(CBS/AP) LOS ANGELES - A former Los Angeles police detective was found guilty Thursday in the 1986 murder of the wife of her former lover.
The first-degree murder conviction of Stephanie Lazarus came after a three-week trial where the key evidence was DNA from a bite mark on the victim's arm. The jury heard testimony from a forensic expert who said the DNA was a match to Lazarus.
Her defense attorney countered that the DNA was packaged improperly and deteriorated while stored in a coroner's freezer for two decades. He also suggested there might have been evidence tampering.
The case was submitted to jurors on Tuesday after intense closing arguments by both sides.
Victim Sherri Rasmussen was bludgeoned and shot to death in 1986 in the condo she shared with her husband of three months.
Detectives initially believed two robbers who had attacked another woman in the area were to blame. But two decades later, a cold case team using DNA analysis concluded the killer was a woman and authorities began looking at Lazarus as a suspect.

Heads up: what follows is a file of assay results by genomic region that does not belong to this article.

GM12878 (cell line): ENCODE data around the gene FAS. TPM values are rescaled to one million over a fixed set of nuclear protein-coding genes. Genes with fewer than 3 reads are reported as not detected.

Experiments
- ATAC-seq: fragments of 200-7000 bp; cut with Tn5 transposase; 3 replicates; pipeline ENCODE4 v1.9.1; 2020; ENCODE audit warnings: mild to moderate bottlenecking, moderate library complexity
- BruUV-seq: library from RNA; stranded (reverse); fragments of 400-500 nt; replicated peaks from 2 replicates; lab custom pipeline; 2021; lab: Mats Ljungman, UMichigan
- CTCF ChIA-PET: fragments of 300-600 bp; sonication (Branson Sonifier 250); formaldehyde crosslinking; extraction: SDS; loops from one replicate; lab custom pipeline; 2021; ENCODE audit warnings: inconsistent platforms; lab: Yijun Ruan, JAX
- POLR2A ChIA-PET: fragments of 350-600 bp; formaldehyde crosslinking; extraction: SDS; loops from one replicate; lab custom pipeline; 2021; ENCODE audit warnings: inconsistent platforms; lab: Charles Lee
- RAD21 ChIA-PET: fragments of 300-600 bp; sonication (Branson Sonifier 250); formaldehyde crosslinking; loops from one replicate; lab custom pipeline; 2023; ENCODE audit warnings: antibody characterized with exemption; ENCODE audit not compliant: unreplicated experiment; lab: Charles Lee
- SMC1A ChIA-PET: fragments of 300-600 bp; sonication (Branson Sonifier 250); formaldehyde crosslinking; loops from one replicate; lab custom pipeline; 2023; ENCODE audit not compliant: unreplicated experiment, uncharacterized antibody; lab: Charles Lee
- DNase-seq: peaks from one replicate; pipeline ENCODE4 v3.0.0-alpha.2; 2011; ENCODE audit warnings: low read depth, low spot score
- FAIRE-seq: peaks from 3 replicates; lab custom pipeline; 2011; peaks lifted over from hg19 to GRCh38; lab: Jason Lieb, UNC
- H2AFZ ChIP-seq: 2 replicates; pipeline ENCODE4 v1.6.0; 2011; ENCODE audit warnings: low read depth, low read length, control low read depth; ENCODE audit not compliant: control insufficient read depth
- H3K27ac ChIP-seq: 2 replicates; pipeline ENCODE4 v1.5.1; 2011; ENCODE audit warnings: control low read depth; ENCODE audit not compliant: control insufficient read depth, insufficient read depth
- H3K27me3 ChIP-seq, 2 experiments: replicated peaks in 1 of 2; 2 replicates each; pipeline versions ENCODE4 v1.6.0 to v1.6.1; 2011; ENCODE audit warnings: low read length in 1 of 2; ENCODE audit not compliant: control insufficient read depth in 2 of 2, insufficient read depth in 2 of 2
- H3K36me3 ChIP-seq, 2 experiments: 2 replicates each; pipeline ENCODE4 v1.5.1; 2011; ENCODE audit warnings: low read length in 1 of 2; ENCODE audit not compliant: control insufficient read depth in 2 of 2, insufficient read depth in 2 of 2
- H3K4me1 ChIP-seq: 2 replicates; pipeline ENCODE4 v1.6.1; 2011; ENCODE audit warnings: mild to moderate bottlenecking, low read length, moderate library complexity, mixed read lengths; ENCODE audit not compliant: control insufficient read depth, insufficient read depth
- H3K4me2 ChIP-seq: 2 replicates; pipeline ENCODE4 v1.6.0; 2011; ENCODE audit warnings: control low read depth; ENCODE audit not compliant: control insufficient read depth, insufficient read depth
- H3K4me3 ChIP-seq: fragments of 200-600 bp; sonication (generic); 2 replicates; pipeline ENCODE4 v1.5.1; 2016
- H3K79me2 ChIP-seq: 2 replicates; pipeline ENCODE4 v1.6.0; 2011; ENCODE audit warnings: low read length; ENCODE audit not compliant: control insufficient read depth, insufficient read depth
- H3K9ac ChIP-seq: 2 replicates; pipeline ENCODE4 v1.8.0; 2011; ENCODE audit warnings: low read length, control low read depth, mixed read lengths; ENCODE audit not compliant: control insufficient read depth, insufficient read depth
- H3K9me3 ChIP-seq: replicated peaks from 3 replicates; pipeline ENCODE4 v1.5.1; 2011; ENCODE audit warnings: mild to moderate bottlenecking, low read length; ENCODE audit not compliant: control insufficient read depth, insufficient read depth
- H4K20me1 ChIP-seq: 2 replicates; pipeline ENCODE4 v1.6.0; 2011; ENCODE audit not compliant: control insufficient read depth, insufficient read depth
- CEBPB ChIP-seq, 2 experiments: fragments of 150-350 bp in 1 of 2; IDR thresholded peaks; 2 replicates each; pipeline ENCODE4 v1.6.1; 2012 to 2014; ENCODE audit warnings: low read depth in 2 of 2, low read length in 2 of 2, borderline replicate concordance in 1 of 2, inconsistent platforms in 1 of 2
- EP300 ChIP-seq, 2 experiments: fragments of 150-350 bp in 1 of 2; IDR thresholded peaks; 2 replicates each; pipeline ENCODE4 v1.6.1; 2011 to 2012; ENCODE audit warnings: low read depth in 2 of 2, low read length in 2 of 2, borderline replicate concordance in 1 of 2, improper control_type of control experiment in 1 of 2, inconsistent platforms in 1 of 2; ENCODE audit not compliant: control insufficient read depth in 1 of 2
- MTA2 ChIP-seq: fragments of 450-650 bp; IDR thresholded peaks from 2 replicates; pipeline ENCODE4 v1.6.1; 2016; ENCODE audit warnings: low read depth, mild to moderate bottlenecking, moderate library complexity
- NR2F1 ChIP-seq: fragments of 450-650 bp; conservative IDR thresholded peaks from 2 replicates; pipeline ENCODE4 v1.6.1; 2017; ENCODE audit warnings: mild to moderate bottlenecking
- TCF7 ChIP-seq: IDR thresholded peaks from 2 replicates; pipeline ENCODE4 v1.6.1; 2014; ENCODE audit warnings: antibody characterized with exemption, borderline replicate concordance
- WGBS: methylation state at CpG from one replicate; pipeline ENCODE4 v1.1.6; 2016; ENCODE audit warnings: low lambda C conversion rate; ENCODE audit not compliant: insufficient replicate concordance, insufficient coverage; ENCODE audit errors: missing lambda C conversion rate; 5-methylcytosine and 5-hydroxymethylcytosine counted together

During the trial, prosecutors focused on the relationship of Lazarus and John Ruetten, who became her lover after they graduated from college.
He testified that he never intended to marry Lazarus, although they were intimate for about a year. He also said she enticed him into having sex with her shortly before his wedding.
"Here's the deal," he testified. "It was clear she was very upset that I was getting married and moving on."
Lazarus' lawyer, Mark Overland, ridiculed the claim of a fatal attraction between Lazarus and Ruetten, saying she never tried to reunite with her former lover after his wife was gone.
Lazarus went on to marry another policeman and adopt a daughter. She rose in the ranks of the Los Angeles Police Department, becoming a detective in charge of art forgeries and thefts.
Overland also pointed to the lack of physical evidence against her. No blood, fingerprints, hair or fibers connected her to the scene.
But prosecutor Shannon Presby told jurors the case was based on more than just DNA. At the outset of the trial, he said it featured "a bite, a bullet, a gun barrel and a broken heart."
Lazarus' gun was never found, but Presby called experts to testify that bullets fired into Rasmussen's body matched those issued to police officers in 1986.
The deathly pale defendant and her white-haired former boyfriend never looked at each other. But their past moved before them on a movie screen as both sides showed pictures of them as a young couple.
Among the trial's most dramatic moments came when Ruetten testified tearfully about finding his wife slain. He said it never entered his mind that Lazarus might be responsible.